"The opening of the medical school in the fall of 2013 will give us some fantastic opportunities for cross-disciplinary learning," Brown said. "Someday, we might have a joint JD and master's of social work, or even a JD and medical degree."
Brown received her JD from the University of Illinois College of Law, clerked for a federal court judge in Illinois and worked as an associate at the law firm of Winston & Strawn in Chicago from 1986-1989.
Prior to coming to Quinnipiac, she was an associate professor at Emory Law School in Atlanta, and over the course of her career she has taught at law schools including the University of Chicago, Georgetown University, Harvard University and Yale University.
Brown has been a senior research scholar in law at Yale University since 1998. Her husband, Ian Ayres, is the William K. Townsend Professor of Law at Yale.
At Quinnipiac, Brown currently teaches alternative dispute resolution, civil procedure, and professional responsibility.
Her research focuses primarily on dispute resolution, lawyers' professional responsibility, and gay rights. In the ADR field, she has published articles that have explored the theory and practice of negotiation, focusing on apology, creativity or the use of email.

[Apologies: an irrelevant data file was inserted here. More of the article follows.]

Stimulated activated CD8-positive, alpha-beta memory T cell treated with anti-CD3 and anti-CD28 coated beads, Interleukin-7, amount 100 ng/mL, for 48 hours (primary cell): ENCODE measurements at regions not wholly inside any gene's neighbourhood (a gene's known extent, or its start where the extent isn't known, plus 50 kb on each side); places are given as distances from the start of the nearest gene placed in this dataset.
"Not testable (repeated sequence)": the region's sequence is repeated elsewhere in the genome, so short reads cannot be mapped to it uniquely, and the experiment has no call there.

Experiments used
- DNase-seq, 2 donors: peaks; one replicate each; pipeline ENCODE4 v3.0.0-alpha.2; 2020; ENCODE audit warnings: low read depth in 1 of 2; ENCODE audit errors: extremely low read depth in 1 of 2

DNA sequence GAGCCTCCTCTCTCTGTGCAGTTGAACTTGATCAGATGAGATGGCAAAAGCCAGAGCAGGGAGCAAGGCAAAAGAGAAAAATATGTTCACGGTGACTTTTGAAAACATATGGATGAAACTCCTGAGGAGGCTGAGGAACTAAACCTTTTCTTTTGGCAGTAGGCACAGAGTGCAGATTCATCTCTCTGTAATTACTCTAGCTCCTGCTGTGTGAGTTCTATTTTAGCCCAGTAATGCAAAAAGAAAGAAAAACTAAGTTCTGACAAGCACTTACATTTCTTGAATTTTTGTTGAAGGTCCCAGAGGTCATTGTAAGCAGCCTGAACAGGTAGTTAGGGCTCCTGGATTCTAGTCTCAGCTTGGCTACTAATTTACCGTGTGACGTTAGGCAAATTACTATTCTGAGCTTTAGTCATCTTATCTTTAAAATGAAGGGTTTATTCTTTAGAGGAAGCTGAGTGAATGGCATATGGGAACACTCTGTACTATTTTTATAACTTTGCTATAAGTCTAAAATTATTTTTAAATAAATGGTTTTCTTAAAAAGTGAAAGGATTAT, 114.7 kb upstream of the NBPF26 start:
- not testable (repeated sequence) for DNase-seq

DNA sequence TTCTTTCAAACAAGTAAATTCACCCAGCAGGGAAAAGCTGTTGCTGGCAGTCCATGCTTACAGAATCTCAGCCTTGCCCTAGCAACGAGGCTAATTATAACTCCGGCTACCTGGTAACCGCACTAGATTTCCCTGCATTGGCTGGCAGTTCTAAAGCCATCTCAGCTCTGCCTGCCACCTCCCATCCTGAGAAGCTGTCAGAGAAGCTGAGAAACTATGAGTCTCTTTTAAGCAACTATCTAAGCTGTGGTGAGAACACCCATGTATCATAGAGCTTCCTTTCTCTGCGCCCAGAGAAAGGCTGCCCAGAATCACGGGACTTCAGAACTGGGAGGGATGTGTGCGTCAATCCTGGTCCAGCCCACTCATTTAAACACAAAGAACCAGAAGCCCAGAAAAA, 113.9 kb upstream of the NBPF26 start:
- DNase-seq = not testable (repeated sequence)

She has also written about judicial bias on the basis of sexual orientation and about the applicability of consensus building to debates about equal marriage rights for same-sex couples. She is a co-author of the book Straightforward: Mobilizing Heterosexual Support for Gay Rights, published in 2005.
Back in 1990 or so, Brown explained, she and her husband were thinking about getting married. "Our concern was that so many of our [gay] family members didn't have the same rights that we had to get married," she said.
As a result, she got involved in researching and advocating for gay marriage and testified on behalf of the advocacy group Love Makes A Family during the push for same-sex marriage in Connecticut. "I tried to explain some of the concerns people had, to explain the need for equality under the law," she said.
Brown said that she will continue her teaching duties until the school year ends. She will then attend a conference and immerse herself in learning all she can about being the new dean.
"One advantage of already being here is I can begin learning all of these aspects of the dean's job right away," she said. "Maybe the learning curve won't be so vertical."